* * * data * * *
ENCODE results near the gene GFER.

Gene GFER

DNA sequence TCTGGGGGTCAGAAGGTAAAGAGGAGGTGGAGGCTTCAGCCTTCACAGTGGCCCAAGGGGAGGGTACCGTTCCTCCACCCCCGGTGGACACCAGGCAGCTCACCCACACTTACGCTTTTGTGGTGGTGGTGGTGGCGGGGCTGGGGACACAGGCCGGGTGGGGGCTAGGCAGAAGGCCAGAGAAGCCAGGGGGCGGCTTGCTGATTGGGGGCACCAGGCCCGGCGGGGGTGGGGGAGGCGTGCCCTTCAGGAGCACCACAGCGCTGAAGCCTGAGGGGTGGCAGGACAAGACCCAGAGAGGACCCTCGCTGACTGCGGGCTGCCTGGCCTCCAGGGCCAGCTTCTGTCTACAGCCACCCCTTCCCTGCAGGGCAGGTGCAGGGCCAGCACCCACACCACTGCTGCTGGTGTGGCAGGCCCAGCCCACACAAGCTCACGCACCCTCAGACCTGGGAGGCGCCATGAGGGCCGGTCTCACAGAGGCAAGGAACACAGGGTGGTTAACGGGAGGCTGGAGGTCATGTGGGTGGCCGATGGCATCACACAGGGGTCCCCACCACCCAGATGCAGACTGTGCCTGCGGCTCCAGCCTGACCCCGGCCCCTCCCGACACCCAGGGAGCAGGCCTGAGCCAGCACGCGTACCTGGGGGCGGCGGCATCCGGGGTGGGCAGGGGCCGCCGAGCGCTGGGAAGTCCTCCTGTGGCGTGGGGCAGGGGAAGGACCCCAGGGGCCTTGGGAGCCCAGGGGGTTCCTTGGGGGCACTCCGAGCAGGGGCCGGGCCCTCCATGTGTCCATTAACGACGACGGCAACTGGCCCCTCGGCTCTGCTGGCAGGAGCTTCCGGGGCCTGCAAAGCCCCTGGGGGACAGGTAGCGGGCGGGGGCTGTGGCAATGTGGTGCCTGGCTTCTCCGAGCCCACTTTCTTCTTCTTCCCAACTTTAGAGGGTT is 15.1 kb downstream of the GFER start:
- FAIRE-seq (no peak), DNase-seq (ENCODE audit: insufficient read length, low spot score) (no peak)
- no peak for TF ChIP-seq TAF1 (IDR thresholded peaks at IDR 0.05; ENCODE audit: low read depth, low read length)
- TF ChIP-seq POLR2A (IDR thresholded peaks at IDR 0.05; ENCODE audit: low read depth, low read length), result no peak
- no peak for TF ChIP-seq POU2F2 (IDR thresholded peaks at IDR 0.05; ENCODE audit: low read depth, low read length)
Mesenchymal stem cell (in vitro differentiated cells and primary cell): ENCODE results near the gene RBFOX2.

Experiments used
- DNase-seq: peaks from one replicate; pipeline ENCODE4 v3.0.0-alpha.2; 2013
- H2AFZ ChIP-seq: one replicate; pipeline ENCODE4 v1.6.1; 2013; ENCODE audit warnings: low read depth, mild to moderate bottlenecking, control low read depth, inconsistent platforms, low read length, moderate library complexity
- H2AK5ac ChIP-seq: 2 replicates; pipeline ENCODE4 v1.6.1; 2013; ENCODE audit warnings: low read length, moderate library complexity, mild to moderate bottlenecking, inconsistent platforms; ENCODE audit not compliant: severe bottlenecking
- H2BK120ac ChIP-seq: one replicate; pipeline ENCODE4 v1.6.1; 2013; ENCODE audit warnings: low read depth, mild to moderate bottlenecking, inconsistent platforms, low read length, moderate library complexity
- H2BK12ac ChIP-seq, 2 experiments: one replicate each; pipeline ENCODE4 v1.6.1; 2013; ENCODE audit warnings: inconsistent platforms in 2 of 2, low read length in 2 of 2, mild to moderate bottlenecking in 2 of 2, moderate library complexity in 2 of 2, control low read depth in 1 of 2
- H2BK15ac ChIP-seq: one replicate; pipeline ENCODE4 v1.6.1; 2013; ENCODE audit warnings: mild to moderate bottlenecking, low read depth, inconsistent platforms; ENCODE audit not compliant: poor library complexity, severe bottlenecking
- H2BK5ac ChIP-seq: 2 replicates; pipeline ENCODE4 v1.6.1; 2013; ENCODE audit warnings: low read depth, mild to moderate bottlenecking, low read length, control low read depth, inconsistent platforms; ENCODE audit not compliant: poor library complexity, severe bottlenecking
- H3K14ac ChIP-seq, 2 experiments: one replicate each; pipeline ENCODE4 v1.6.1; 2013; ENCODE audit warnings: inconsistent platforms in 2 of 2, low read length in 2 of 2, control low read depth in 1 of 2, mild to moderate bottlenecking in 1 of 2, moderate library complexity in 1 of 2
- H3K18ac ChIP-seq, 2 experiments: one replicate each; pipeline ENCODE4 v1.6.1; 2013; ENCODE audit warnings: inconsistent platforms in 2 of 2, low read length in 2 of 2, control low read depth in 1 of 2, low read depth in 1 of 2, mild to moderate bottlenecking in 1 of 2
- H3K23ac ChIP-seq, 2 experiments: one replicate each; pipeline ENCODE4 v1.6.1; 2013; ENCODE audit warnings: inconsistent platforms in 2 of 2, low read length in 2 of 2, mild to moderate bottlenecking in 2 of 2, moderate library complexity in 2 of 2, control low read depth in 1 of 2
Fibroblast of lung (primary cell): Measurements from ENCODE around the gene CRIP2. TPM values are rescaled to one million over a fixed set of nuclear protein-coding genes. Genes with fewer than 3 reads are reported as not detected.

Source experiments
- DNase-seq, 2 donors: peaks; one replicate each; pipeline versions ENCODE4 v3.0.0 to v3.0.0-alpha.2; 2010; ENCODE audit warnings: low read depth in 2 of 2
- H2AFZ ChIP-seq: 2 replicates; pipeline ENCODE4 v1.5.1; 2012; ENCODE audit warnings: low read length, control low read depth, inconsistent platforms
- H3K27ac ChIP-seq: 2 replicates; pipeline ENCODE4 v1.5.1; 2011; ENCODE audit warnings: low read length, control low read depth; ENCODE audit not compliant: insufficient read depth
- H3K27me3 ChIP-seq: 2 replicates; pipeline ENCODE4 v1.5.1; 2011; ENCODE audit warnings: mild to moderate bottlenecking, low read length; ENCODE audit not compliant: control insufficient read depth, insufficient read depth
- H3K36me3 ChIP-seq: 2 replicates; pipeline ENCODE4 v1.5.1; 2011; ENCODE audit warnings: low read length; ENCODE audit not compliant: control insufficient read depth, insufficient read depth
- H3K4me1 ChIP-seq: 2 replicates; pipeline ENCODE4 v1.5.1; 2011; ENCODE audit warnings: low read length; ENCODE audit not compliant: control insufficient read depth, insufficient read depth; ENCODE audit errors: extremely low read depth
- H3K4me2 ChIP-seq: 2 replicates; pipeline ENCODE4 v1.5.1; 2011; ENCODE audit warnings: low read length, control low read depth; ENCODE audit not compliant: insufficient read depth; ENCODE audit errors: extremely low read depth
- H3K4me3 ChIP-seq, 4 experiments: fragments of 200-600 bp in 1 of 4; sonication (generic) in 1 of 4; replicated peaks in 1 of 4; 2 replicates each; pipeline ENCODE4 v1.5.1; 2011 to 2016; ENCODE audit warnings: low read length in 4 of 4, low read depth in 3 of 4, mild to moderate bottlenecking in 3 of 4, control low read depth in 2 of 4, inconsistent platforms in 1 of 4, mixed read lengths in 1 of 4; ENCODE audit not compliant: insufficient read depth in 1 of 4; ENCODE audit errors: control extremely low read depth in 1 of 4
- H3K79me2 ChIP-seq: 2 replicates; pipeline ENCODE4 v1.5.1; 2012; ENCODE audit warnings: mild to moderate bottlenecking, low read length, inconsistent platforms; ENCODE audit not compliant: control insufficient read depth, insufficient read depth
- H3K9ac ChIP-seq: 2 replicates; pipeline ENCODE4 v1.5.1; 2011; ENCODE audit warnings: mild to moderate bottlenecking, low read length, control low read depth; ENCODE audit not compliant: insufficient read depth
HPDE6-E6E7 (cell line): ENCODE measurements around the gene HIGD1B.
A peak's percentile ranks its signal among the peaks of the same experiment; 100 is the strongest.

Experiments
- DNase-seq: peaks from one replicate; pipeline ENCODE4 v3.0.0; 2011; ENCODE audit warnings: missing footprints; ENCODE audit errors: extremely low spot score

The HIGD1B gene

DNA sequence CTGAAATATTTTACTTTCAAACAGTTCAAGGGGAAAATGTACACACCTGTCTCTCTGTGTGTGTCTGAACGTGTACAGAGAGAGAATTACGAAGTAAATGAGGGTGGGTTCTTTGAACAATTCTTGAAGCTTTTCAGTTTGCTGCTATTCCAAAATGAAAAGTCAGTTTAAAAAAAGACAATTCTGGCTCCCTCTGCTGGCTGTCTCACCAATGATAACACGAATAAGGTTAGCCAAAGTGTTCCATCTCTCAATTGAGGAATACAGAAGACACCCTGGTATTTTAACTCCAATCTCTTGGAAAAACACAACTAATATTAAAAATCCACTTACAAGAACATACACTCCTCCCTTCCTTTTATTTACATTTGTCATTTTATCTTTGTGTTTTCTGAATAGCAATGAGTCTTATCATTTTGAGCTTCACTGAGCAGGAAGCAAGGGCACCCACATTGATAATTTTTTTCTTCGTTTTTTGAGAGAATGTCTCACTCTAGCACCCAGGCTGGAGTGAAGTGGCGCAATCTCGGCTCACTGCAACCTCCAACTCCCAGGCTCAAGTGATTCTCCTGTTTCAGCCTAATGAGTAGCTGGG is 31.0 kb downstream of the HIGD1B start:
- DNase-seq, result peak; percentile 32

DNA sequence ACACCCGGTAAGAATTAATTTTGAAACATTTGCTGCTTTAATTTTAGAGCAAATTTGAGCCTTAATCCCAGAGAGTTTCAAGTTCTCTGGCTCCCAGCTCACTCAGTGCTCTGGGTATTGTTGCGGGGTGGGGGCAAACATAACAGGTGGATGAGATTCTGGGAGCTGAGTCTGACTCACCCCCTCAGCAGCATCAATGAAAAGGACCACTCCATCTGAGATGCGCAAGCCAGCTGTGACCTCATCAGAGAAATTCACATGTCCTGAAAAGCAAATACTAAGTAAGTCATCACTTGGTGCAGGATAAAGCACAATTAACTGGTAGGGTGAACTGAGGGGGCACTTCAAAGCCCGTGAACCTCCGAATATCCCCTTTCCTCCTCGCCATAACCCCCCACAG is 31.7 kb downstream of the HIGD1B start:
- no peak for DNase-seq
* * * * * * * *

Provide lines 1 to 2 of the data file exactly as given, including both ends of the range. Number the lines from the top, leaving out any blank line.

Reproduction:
ENCODE results near the gene GFER.

Gene GFER